Aldrich and were used as received unless otherwise specified. Baytron C was purchased from H.C. Starck. Fluorescein methyl ester was prepared in accordance with Moore et al.32

3,4-(1-Bromomethylethylene)dioxythiophene, 1 (EDOT-Br). 3,4-Dimethoxythiophene (0.41 g, 2.8 mmol), 3-bromo-1,2-propanediol (1.1 g, 7.2 mmol), and p-toluenesulfonic acid (0.08 g, 0.4 mmol) were dissolved in toluene (30 mL) and stirred at 100 °C for 48 h. Toluene was removed in vacuo, and the residue was dissolved in CH2Cl2 and extracted with Na2CO3 and H2O. The organic phase was dried with MgSO4, filtered, and concentrated in vacuo, and the crude product was purified by column chromatog- raphy with a gradient eluent of heptane/ethyl acetate (EtOAc). The product was isolated as a colorless oil (0.24 g, 37%). IR (cm-1):

(0.2 g, 0.9 mmol) and NaN3 (0.08 g, 1.2 mmol) were dissolved in DMF (10 mL) and stirred at room temperature (RT) for 17 h. The reaction mixture was diluted with H2O (15 mL), and the aqueous DMF was extracted with EtOAc (5 × 15 mL). The organics were

combined and extracted with H2O( 3 × 15 mL) and brine (1 × 15 mL), dried with MgSO4, filtered, and concentrated in vacuo to give the product as a colorless oil (0.18 g, 97%). IR (cm-1): 3114 (C-H

General Polymerization Method for 2, to PEDOT-N3,3 . The polymerization method was based on an earlier published method for the polymerization of EDOT.3 A number of microscope slides were thoroughly cleaned using acetone, isopropanol, ethanol, and water. The glass slides were surface modified by vapor phase hexamethyldisilazane (HMDS) in a dedicated oven (Yield Engineering Systems 6112). 2 (20 mg,0.15 mmol), Baytron C (0.48 mL, ∼40 wt % Fe(I)Tos in butanol), and butanol (0.48 mL) were mixed and spin-coated on the glass-slides (10 s at 1000 rpm). The samples were placed on a hot plate at 65 °C for 5 min and subsequently washed with water and blown dry in a nitrogen flow, yielding films with a thickness of 200-250 nm.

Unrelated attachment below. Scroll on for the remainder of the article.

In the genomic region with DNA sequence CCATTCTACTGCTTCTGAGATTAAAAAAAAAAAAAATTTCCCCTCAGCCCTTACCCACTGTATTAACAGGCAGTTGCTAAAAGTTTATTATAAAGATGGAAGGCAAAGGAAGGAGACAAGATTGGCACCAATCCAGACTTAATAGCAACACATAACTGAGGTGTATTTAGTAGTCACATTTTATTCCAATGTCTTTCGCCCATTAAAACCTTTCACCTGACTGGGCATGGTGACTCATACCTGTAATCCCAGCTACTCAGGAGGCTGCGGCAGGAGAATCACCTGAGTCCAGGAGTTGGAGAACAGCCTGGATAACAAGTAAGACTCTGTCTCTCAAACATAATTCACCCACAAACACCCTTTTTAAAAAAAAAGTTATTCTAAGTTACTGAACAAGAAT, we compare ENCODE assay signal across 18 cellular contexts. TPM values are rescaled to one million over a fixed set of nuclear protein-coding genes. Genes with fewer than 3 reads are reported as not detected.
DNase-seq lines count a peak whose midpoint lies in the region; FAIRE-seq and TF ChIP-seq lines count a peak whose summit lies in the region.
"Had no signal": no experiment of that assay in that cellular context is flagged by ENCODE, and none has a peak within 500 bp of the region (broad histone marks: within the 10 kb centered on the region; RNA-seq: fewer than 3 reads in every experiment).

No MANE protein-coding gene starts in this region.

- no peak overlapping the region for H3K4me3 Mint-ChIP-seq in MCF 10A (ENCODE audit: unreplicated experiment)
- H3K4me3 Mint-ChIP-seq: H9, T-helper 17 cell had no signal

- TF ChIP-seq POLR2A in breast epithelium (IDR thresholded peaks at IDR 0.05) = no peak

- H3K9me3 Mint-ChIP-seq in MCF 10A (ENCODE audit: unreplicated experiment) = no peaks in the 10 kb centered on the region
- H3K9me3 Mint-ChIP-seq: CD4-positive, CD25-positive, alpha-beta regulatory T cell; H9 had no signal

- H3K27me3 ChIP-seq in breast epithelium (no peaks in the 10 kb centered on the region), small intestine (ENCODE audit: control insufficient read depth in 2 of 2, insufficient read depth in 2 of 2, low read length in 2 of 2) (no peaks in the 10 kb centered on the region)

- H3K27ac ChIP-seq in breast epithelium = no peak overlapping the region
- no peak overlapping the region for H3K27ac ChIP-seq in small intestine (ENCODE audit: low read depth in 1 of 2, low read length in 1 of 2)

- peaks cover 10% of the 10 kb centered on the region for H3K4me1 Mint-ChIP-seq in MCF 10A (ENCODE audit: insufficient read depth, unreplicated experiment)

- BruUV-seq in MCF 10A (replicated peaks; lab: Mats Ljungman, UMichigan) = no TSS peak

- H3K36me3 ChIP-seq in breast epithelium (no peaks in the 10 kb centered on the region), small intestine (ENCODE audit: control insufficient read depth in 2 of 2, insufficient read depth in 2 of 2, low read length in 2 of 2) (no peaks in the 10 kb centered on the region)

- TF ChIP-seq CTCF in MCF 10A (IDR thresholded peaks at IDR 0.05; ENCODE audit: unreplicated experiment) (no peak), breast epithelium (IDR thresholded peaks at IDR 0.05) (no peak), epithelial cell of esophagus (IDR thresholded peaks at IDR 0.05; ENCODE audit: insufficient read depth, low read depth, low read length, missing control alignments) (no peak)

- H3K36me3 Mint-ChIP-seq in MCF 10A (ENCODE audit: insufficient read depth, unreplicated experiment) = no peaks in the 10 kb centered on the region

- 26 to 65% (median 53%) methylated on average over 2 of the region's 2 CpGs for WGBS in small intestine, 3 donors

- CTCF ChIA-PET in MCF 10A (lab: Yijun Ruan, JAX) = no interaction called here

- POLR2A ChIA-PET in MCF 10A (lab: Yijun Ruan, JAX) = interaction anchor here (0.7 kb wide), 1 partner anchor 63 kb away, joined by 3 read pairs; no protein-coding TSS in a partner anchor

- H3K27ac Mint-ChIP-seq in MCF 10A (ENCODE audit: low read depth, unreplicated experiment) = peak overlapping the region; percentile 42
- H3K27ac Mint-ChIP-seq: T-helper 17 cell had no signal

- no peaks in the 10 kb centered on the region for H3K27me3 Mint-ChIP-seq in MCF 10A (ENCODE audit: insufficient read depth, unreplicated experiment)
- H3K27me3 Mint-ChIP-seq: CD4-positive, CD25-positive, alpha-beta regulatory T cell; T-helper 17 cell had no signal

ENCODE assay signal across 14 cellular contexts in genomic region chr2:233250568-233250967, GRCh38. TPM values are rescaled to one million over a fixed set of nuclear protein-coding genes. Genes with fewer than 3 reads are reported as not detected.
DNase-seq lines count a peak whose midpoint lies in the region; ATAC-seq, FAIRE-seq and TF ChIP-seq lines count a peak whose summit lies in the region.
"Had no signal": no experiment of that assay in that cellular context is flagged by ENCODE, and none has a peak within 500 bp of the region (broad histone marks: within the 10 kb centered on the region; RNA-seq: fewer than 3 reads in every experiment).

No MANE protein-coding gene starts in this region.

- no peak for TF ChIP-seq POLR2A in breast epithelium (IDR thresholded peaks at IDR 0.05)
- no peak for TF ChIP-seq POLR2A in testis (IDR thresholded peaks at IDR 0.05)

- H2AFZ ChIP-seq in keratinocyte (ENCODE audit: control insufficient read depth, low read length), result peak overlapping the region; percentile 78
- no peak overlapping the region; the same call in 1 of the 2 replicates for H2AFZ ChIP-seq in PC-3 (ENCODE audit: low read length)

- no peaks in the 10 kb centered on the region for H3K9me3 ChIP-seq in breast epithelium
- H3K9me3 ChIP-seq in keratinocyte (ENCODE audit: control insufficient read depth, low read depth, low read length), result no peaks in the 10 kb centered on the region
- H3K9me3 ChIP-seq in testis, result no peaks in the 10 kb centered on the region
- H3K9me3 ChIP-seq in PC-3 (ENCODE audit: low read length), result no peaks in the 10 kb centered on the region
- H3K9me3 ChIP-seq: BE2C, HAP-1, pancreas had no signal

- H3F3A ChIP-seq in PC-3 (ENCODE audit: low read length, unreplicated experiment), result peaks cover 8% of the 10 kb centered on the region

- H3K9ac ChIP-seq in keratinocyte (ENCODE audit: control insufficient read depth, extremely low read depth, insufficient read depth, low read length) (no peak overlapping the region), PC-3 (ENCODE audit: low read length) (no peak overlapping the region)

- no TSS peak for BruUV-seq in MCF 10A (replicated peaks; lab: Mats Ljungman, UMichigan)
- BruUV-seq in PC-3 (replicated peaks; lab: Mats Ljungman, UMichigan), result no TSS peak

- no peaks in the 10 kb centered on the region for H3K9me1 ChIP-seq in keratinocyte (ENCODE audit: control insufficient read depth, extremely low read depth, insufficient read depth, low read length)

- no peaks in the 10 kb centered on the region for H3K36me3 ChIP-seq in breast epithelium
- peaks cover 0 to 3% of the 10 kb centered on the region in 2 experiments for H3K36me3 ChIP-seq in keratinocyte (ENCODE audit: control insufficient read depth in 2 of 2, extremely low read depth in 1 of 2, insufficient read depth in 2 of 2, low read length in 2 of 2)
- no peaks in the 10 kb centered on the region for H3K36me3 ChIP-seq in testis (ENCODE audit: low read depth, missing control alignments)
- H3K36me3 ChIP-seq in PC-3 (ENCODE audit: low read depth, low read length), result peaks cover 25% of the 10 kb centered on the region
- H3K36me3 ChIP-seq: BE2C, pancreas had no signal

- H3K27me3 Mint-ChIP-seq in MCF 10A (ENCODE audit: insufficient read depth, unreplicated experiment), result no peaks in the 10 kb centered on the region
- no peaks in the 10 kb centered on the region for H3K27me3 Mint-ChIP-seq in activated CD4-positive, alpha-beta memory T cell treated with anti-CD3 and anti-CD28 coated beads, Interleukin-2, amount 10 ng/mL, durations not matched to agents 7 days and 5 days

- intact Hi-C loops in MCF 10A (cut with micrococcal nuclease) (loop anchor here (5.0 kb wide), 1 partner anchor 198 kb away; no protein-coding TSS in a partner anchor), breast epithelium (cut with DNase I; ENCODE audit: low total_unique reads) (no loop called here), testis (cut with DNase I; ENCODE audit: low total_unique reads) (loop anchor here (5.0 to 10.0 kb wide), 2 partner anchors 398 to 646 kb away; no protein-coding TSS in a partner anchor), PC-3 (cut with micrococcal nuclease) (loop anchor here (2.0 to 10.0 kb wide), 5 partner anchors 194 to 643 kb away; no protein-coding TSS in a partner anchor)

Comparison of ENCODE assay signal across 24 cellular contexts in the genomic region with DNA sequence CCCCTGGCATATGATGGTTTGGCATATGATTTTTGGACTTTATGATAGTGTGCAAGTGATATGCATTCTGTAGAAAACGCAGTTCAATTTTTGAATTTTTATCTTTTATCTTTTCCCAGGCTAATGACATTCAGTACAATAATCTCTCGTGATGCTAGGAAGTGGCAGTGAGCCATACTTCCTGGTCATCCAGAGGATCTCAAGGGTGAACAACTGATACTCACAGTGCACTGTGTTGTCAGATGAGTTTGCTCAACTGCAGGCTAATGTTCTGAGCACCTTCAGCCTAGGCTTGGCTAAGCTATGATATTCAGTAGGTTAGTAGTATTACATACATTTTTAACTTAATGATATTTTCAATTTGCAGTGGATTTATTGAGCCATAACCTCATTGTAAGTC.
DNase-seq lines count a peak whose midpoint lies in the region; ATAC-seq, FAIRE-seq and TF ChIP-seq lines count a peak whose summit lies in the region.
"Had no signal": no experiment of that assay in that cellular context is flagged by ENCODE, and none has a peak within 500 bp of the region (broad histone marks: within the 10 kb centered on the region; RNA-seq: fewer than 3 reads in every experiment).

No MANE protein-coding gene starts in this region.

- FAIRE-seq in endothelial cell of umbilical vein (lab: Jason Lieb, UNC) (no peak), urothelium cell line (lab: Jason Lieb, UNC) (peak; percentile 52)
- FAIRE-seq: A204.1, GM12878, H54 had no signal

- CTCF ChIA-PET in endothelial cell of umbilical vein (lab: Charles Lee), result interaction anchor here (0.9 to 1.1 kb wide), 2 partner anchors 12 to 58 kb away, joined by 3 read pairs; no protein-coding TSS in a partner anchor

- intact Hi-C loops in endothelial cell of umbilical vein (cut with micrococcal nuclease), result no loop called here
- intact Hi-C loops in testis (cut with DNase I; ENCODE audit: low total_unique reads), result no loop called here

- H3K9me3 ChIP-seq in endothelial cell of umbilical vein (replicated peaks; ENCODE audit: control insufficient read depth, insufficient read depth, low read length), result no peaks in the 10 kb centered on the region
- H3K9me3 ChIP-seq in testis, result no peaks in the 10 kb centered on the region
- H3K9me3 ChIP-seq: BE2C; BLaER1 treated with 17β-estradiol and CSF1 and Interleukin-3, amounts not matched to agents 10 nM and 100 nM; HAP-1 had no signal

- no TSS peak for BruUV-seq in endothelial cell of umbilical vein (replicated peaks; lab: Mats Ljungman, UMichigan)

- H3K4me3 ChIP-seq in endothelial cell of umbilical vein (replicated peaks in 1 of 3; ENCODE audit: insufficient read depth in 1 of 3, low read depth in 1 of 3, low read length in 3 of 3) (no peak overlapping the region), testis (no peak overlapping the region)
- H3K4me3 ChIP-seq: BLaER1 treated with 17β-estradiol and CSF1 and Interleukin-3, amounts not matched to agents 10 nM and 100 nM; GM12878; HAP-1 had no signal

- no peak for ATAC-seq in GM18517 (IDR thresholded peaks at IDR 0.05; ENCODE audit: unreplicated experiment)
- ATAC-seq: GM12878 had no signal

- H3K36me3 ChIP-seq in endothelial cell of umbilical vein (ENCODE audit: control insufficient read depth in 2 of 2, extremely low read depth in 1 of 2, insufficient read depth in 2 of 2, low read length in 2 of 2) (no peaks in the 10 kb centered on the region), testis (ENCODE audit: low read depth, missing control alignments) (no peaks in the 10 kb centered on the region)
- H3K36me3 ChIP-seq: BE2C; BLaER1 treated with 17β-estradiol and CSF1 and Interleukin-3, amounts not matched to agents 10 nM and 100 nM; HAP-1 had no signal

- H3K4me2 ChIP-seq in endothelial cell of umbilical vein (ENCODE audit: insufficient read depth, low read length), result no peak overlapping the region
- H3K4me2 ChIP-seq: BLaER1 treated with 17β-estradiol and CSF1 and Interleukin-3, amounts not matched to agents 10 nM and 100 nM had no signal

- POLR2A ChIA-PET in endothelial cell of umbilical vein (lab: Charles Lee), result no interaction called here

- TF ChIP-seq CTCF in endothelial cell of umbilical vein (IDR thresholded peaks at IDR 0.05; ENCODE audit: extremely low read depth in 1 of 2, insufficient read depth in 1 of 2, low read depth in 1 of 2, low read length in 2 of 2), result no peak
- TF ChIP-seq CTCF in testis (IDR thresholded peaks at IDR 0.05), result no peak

General Copolymerization Method for Poly(3,4-ethylenedioxythiophene-co-3,4-(1-azidomethylethylene)dioxythiophene). The copolymerization method was based on an earlier published method for the polymerization of EDOT.3 A solution of 3,4- ethylenedioxythiophene (EDOT, 0.2 mL), Baytron C (6.5 mL), butanol (6.5 mL), and pyridine (0.15 mL) was mixed with the

EDOT-N3 solution mentioned above to yield solutions containing

spin-coated onto the HDMS treated glass slides (10 s at 1000 rpm). The samples were placed on a hot plate at 65 °C for 5 min and subsequently washed with water and blown dry in a nitrogen flow.

General Ester Synthesis, 2,2,3,3,3-Pentafluoropropyl Pent- 4-ynoate, 10. A solution of 4-pentynoic acid (0.60 g, 6.1 mmol), dimethylaminopyridine (DMAP, 0.12 g, 0.9 mmol), and 2,2,3,3,3- pentafluoropropanol (0.97 g, 6.5 mmol) in CH2Cl2 (15 mL) was stirred at RT, and a solution of N,N′-dicyclohexylcarbodiimide

(DCC, 1.58 g, 7.6 mmol) in CH2Cl2 was added dropwise. The reaction mixture was stirred overnight at RT, filtered, and concen- trated in vacuo. The crude product was purified by column chromatography using a gradient eluent of pentane/ether and gave a colorless oil (1.24 g, 8%). IR (cm-1): 3314 (CtC-H stretch); 2119 (CtC stretch); 1761 (O-CdO stretch); 1197, 1143, 1107